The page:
Basically its plain rude to stare.

Now, growing up in India I have always been taught to be self conscious, because a girl or woman walking alone is always subjected to these stares. The stares of many Indian men are part and parcel of our lives and we are accustomed to it so much so that it is just there, like garbage that lies on the streets.

Reading up on an article on why Indian men stare, I came across this in Huffington Post. The National Society of Stare Gazers also have another complex formula for determining the moral fiber of a woman. The exact calculation of moral character of a woman being stared at is unique to every member but broadly speaking, it involves observing the skin being shown by the woman and multiplying it with the desperation of the staring party and squaring it with the distance till which she can be stared at.

As funny and sarcastic as it is, it is true.

We as women are under constant scrutiny for what we wear, how we talk, who we are with and so we are under the microscope all the time. Starting from inquisitive family members to staring men in the outside world.

It all boils down to the fact that Indians still have a long way to go in trying to stop making a woman uncomfortable anywhere that she is. Be it home, work, or even a shopping mall. The reasons for staring may be numerous but the truth is that we unfortunately live in a sexually deprived and depraved society, largely helped along by stereotypes and to a certain extent Indian Movies. After all, the hero falls for the girl, just by staring at her face or her eyes, the way she moves, her flying hair or in rare cases, her flying dupatta.

Last time I caught my husband openly drooling over a hot blond woman in a red dress, I simply stared at him, trying to figure out what he is expecting to achieve by looking at her like that. On asking, he shrugged his shoulders and said “Just looking. Nothing wrong with that is it ?”

I told him, although a law doesn’t exist, an Indian official said such a stare could land him in jail.  http://www.bbc.com/news/world-asia-india-37091948  

He was shocked and even though I did find it hilarious , the reason behind the whole 14-second staring comment makes so much sense to girls and women who have been subjected to that behavior by men in this stare-struck country of ours.

The Dress Police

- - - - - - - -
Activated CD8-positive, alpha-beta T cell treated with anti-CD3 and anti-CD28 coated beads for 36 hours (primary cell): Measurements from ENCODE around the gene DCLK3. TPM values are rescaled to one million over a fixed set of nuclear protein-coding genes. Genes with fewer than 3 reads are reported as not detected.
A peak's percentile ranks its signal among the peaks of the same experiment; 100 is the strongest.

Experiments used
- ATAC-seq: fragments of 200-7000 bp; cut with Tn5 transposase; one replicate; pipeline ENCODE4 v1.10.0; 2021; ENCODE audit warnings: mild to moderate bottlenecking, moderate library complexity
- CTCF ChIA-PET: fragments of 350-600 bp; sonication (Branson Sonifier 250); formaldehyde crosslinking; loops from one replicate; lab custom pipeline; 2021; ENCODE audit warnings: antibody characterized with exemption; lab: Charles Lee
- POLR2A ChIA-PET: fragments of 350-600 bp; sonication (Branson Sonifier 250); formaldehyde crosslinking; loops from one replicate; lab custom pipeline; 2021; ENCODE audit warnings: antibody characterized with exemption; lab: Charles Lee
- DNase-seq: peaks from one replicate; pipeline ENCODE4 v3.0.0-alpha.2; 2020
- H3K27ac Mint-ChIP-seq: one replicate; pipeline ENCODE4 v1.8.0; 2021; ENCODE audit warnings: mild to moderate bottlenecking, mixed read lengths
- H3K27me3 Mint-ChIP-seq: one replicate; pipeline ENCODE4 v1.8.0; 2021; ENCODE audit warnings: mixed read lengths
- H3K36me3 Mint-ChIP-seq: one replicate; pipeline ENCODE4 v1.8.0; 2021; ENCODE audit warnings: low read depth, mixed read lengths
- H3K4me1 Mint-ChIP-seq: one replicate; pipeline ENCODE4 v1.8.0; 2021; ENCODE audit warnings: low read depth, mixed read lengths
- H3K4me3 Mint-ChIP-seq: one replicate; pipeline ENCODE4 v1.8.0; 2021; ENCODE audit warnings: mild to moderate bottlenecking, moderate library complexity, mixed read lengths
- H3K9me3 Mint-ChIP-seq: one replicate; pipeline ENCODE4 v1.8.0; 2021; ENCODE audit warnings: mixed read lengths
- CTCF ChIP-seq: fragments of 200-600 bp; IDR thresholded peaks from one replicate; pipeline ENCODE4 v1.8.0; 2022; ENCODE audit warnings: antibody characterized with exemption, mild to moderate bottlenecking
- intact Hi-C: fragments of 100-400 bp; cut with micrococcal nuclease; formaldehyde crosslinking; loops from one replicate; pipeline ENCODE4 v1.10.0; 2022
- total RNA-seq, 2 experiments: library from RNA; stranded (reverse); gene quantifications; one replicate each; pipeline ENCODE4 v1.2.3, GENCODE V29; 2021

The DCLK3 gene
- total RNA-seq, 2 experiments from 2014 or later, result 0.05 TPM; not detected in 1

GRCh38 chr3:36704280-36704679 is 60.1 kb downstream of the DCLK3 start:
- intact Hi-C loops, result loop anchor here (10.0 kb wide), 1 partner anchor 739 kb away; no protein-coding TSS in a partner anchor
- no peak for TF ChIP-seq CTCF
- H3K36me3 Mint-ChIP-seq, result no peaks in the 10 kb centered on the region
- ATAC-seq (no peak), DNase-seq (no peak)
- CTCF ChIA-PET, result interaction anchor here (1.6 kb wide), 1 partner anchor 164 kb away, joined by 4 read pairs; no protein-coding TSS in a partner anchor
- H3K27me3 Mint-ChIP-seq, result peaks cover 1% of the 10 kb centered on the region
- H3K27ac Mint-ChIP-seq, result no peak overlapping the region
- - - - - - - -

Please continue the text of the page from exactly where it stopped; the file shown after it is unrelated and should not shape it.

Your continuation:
Disclaimer : This post was previously written and posted by me, on my other blog mershaa.wordpress.com. This was written last year, yet seems pretty much relevant this year too !

It’s supposedly spring in the place where I live, but weather has been very weird lately. Morning temps dip low that you need a jacket. By mid-afternoon though, you start to wish you are in shorts and come evening, the howling wind makes you want to curl up on the bed with a blanket over your head. In order to keep myself sane in dealing with this bizarre trend in weather patterns, I always dress up comfortably and tend to wear lose shirts and comfy half-pants most of the time.

Now since my Monster-in-law is here I have noticed that she throws that What-Are-U-Wearing glare at me whenever I wear something that is comfortable for me, but definitely not comfortable for her. Indirectly I was told that only sarees are appropriate for Indian wives at home.

Although I just brush it off and don’t even care, I have often wondered where people get off telling women what to wear – (Hey  … it Rhymes…)

Women are judged every minute by how they dress. Given below are a few examples of how much the dress police are working silently around the world.  And the best part is they are enforced on us by men and women alike.

When my husband banned my daughter from wearing shorts inside the house, I put my foot down and refused to go along with it. She is at home, the one place where she relaxes and can just be you know… Herself…  She can dress however she wants was my argument.

He never told me why it bothered him and even now he sometimes yells at her, but I can guess where he comes from on his views about fashion for women in his house.

It’s simply this- good girls cover themselves all the time. Only sluts wear indecent clothes.

Patriarchal culture and of course Religion plays a silent role in imposing this ridiculous rules on women’s attire. The countries in which women were harassed for not wearing religious dress were found mainly in the Middle East, Asia and Africa, but also included Italy, Russia and Kosovo. The Middle East and North Africa was the region with the highest concentration of harassment incidents pressuring women to dress more conservatively.

Sigh….Men are a world unto themselves aren’t they ?

Asian men love to watch heroines wearing skimpy clothes and gyrate to filthy songs but mothers, wives, sisters and daughters are better off wearing a burkha. Out in the Western part of the world, men appreciate a woman in a bikini, but of course the moment she passes by, they’ll smirk and comment on how she wore it.